Indeed, it seems plain from stand-offs such as these that the State does not like being challenged, and will necessarily work to both defend its actions and preserve its own agendas, even in a supposedly “democratic” society such as Britain. But even more unsettling than this, is the apparent reality that a political superstructure such as a government reaches a point when it is no longer a mere collection of people working within a hierarchy, but rather becomes much more than the sum total of its parts, to the extent that its individual members no longer have control over it, much in a similar manner to how certain members of the police truly don’t want to be ambushing a protest, but have nonetheless found it a necessary part of their function to be co opted into doing so.

Some of you will know that, in October last year, I was arrested for taking part in a protest to blockade the entrance to the UK’s nuclear weapon base in Faslane, Scotland. I wrote about the experience here, but the ultimate point of my intentional arrest was to draw criticism toward the state, in that it was forcing its police service, an institution supposedly in place to serve and protect the general public, to instead protect and serve the state’s own interests and violent inclinations. My primary observation was that while these individuals of the police service doubtless had integrity and sincerity about them, perhaps having joined the force to help establish justice, these values were nonetheless being suppressed by the overriding authority of state service. Having encountered a similar spirit in the police authorities during this year’s climate camp, I am convinced now more than ever that not only will police function ultimately be forced into subservience to the state’s own interests, but that this function is characterised by an insidious violence. I would submit that within these professions, one’s individuality is lost and coerced into silent conformity by the Empire. For these reasons, I would not encourage any Christian, or even any person who is willing to fight for justice in this world, to join in such ranks, lest their personal values become either corrupted, or else left intact and met with inertia. The best thing someone of sincerity and integrity could do within the police service is, in my opinion, to leave it and begin asking questions about a better way to lead the way for justice in this world.

Social movements such as Climate Camp may be proving themselves quite powerful, but they are still in a process of growth and adaptation, and the hope for many involved is that these movements are the beginning of a new way to fill the void left by the crumbling state authorities. While the world still has a need for these powers and their military/police wings to exist, it may be that a new way of formulating peace and establishing justice in the world is emerging, and it will be through the cultivation of the human spirit through communities holding a common vision and practicing an alternative way of living in the here and now. As a Christian, I believe that this is something the church must necessarily be doing if it is to stay true to those Biblical values of peace (shalom), justice, mercy, equality, and everything else we could possibly think of which is the outworking of God-inspired love. I don’t know how sorry or encouraged I should be in saying that we could stand to learn a lot from these radical political groups, who often seem to have the Image of God shining forth from them far more than we holy people do.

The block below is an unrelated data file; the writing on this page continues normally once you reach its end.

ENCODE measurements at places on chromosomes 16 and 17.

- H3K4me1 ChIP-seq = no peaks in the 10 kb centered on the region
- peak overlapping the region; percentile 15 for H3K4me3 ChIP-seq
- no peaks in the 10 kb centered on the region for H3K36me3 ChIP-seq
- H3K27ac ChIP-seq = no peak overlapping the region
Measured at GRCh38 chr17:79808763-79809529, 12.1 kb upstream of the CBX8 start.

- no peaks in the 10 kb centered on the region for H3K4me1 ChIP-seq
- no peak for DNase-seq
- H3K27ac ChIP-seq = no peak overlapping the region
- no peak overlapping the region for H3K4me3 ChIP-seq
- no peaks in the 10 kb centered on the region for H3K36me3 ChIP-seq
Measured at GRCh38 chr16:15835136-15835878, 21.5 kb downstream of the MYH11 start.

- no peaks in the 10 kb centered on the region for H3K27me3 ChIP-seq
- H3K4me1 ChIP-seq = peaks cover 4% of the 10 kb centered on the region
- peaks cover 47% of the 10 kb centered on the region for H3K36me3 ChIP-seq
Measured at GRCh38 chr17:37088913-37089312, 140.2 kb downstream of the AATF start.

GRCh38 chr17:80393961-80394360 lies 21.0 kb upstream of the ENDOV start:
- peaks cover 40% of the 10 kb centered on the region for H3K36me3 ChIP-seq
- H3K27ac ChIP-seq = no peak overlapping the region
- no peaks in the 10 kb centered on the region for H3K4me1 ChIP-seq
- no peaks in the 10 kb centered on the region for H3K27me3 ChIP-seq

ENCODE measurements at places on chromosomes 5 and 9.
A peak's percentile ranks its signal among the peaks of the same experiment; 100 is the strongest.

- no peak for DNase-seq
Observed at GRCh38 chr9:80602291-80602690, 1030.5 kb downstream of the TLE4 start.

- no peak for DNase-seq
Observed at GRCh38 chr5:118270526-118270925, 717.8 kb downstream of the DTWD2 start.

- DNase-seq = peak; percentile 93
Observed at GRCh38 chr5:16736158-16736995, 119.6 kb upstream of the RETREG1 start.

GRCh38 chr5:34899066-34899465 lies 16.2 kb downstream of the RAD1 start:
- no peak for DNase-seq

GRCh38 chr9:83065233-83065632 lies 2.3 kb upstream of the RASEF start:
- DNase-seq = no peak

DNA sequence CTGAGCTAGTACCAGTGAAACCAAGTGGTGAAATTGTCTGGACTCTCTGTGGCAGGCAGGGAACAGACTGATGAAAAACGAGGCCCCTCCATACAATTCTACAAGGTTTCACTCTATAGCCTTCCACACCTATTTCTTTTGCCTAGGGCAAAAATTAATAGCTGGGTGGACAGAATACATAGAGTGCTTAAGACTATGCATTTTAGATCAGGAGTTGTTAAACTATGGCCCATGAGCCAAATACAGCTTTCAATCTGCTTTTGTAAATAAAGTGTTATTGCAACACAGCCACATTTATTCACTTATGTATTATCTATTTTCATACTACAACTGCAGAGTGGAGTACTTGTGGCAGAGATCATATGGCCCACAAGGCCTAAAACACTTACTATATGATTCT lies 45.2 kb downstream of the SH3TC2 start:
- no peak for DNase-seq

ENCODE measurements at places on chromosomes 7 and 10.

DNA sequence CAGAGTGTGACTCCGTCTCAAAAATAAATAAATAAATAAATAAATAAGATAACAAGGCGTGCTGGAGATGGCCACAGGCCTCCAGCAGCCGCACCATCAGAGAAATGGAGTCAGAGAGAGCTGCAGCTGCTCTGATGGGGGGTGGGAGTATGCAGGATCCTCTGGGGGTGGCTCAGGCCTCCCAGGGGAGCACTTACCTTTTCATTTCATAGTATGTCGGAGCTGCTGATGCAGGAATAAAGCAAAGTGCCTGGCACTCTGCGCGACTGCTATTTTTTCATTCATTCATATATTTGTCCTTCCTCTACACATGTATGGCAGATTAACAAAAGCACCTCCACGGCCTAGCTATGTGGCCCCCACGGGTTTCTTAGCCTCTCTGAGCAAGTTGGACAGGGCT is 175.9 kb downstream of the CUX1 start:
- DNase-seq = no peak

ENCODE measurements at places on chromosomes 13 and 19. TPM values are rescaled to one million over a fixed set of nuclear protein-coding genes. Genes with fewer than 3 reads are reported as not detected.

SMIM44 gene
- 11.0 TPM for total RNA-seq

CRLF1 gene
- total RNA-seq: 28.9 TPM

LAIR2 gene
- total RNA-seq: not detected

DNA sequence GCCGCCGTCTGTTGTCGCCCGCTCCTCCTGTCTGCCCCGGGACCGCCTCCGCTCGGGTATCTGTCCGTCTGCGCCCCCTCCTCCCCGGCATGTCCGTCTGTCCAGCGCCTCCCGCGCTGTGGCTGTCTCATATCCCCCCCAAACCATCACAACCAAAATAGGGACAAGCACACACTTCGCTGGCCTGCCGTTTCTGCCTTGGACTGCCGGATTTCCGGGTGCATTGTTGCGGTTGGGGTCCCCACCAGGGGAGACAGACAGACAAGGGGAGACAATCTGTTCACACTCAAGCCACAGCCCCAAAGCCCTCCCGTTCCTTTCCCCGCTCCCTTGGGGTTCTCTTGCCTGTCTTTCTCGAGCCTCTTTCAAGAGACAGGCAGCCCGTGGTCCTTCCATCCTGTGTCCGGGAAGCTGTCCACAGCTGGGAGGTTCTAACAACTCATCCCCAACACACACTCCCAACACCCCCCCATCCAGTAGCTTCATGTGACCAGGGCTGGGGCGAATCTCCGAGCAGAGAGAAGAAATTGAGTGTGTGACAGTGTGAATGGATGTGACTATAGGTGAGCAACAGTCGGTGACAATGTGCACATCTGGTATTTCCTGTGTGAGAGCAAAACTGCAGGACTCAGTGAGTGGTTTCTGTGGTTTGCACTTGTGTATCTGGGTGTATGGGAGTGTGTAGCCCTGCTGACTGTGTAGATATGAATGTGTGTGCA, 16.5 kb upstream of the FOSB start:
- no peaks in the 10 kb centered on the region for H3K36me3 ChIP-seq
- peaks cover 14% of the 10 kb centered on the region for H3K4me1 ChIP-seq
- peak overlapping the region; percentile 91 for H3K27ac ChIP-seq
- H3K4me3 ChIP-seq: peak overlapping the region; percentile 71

3 responses

  1. Seth A. Bishop

    “you probably won’t find a fluffier bunch of hippies anywhere else in Britain at this time.”

    hahahahaha. that made me laugh harder than it probably should have.

    as far as the varied responses of police at different rallies, its a difficult question to answer without the answer being almost uselessly speculative. The question nonetheless warrants an answer, or at least a search for an answer. I think the idea that the cops’ response was due to information from state “intelligence” is funny, but funny in a ‘I have to laugh at this because if I don’t it’ll make me cry’ sort of way. Rather than state action being founded in truth for the purpose of promoting state legitimacy, (which would still act as a form of self-preservation of the abstract concept of state power,) the state’s construction of truth (or put simpler, the state’s lies) serves to legitimize the application of destructive force. This violence then reinforces state legitimacy through the subjugation of those who oppose it, and the state receives the same end result that truth would have achieved: legitimacy.

    While anarchists find democratic institutions less than ideal, we are still huge fans of democratic discourse. Communicating in a fair and equal manner helps us collectively approach truth – either what actually is or what we wish to socially construct toward reality. state intelligence saying that one of many is going to do something destructive can’t be proven until after the fact, and if it doesn’t happen they can then say their presence prevented it from happening. THe problem lies in the lack of transparency of the statement; the problem is that this ‘truth’ provided to us by state intelligence is not a product of democratic discourse, and may not be truth at all.